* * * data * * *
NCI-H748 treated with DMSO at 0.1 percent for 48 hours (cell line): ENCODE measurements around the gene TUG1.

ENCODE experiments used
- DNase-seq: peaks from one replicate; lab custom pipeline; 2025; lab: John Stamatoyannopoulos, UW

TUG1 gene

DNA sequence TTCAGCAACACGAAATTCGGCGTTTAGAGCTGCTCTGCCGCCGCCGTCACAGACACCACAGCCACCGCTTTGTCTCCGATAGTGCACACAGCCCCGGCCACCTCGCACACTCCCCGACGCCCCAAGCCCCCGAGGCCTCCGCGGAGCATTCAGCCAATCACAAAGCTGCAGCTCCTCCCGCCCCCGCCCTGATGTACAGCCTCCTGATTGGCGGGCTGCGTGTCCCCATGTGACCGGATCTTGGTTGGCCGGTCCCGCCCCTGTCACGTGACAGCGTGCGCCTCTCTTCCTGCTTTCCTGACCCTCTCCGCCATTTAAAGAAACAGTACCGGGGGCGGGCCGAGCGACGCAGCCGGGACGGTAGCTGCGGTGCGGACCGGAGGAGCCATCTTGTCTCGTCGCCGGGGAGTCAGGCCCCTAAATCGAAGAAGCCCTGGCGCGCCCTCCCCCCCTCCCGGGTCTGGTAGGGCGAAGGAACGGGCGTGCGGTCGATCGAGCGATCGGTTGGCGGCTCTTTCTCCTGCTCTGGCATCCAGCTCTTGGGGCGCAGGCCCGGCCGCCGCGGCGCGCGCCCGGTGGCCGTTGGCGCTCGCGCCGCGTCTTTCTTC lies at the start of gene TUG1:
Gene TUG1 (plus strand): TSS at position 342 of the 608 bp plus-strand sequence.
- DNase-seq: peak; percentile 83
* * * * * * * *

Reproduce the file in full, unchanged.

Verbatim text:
NCI-H748 treated with DMSO at 0.1 percent for 48 hours (cell line): ENCODE measurements around the gene TUG1.

ENCODE experiments used
- DNase-seq: peaks from one replicate; lab custom pipeline; 2025; lab: John Stamatoyannopoulos, UW

TUG1 gene

DNA sequence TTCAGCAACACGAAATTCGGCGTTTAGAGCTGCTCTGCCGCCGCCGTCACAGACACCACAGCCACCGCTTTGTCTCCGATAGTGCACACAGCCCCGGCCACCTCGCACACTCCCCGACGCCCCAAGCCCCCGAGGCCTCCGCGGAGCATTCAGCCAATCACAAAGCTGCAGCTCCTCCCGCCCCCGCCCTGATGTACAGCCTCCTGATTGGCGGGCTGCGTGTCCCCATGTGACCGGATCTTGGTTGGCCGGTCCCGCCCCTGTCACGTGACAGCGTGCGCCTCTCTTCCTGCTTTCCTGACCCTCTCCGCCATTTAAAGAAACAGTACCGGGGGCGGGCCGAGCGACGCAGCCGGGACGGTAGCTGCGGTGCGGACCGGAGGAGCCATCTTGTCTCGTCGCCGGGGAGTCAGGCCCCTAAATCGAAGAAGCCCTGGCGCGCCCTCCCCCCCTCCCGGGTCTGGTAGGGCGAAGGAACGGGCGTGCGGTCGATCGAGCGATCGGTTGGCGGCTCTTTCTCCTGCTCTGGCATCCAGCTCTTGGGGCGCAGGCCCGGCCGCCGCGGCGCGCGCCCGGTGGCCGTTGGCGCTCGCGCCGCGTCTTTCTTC lies at the start of gene TUG1:
Gene TUG1 (plus strand): TSS at position 342 of the 608 bp plus-strand sequence.
- DNase-seq: peak; percentile 83